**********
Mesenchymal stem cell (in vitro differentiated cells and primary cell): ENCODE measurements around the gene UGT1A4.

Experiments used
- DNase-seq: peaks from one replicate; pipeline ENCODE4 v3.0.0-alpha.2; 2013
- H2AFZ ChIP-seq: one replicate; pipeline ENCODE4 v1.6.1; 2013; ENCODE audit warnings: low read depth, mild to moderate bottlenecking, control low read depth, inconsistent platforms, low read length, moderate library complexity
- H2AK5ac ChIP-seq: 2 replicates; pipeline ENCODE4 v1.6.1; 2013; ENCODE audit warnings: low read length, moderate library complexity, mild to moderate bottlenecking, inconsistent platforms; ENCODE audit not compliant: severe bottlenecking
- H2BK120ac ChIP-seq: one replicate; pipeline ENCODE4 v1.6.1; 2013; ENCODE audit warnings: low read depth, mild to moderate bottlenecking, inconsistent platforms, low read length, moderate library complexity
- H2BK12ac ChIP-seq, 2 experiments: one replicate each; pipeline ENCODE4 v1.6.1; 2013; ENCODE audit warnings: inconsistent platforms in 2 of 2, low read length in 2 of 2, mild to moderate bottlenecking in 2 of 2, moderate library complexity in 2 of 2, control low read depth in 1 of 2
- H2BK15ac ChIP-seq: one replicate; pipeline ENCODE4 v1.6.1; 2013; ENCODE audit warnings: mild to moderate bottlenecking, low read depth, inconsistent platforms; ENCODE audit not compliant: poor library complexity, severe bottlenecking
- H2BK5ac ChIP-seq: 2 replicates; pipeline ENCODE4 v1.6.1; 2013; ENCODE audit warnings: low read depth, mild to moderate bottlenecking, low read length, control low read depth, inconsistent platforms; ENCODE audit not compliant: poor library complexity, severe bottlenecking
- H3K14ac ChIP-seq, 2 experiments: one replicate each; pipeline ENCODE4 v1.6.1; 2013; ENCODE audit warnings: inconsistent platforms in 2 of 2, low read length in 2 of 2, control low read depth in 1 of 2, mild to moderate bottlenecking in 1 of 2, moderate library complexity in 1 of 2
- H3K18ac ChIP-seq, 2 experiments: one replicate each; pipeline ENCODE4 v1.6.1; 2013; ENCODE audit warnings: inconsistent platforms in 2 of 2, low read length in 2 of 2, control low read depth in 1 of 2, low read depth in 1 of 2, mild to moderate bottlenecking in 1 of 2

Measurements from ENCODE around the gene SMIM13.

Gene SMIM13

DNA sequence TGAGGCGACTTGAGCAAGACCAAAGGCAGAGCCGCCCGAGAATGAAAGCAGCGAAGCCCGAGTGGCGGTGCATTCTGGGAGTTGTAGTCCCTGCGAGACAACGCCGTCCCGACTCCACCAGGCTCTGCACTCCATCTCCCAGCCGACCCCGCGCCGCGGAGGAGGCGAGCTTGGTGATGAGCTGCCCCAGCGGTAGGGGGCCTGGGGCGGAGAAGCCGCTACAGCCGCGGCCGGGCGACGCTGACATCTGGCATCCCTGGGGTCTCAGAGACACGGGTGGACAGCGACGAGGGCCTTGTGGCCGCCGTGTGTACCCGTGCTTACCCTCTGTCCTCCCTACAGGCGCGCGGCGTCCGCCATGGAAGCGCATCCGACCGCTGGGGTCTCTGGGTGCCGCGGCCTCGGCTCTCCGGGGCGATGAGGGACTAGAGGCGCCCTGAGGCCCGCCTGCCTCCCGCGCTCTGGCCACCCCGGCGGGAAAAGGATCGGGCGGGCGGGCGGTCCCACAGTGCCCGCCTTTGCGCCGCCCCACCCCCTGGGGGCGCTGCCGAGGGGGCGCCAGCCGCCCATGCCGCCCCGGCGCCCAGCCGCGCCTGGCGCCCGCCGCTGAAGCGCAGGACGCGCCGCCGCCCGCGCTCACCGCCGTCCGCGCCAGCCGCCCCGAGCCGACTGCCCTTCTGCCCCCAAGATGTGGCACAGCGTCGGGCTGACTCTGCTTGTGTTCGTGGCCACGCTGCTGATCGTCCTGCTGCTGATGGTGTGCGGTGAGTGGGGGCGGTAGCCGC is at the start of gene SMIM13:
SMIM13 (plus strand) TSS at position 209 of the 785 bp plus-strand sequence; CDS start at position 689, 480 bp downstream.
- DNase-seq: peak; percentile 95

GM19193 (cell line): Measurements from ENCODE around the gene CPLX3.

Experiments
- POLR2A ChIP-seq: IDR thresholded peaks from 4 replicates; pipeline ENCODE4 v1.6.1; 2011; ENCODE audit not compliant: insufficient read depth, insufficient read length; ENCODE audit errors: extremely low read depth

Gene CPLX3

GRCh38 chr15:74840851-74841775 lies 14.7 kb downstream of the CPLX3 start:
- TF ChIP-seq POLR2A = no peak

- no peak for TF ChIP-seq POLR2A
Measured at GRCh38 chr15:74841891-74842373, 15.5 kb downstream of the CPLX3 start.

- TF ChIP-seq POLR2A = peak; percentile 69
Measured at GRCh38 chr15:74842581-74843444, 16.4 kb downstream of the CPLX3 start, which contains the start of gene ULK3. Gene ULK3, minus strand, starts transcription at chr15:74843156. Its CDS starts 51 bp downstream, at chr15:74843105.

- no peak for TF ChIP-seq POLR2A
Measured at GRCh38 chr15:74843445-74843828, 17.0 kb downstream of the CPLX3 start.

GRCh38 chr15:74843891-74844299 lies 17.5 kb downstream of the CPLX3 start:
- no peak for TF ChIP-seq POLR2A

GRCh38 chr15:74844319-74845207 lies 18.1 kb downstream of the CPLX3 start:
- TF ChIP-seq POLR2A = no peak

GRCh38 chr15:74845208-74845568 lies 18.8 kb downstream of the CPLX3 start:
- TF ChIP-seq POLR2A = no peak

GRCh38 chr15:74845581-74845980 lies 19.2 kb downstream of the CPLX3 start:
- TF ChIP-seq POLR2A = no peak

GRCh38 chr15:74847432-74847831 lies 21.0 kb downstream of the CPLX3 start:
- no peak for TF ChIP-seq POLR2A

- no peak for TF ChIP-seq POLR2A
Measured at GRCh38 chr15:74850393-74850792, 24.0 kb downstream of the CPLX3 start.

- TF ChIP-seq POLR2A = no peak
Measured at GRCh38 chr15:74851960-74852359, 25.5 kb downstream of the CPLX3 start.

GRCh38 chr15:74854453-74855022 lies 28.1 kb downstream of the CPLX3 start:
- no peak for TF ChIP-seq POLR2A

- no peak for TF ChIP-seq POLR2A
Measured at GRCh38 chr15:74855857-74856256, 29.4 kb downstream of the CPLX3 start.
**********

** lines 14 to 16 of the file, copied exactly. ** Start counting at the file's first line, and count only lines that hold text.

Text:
DNA sequence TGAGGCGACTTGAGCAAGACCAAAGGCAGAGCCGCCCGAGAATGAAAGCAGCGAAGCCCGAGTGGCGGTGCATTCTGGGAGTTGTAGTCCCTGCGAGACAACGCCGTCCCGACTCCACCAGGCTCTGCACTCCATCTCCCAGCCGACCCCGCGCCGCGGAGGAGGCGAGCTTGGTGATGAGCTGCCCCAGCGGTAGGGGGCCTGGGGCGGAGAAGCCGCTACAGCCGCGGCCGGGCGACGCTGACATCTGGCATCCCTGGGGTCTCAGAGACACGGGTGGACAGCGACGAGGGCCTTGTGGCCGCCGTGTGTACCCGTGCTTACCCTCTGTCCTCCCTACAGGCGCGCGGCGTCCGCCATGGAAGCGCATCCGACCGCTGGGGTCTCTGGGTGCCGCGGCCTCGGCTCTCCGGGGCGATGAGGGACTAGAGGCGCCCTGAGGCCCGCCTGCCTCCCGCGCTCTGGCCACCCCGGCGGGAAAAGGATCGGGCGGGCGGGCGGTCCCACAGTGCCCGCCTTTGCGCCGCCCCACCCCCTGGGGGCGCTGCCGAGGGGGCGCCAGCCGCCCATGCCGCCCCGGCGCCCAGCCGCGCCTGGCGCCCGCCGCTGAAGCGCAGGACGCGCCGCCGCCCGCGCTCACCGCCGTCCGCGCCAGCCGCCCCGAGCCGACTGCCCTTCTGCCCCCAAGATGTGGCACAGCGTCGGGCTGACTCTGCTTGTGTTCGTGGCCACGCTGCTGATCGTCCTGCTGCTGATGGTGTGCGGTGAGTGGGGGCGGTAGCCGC is at the start of gene SMIM13:
SMIM13 (plus strand) TSS at position 209 of the 785 bp plus-strand sequence; CDS start at position 689, 480 bp downstream.
- DNase-seq: peak; percentile 95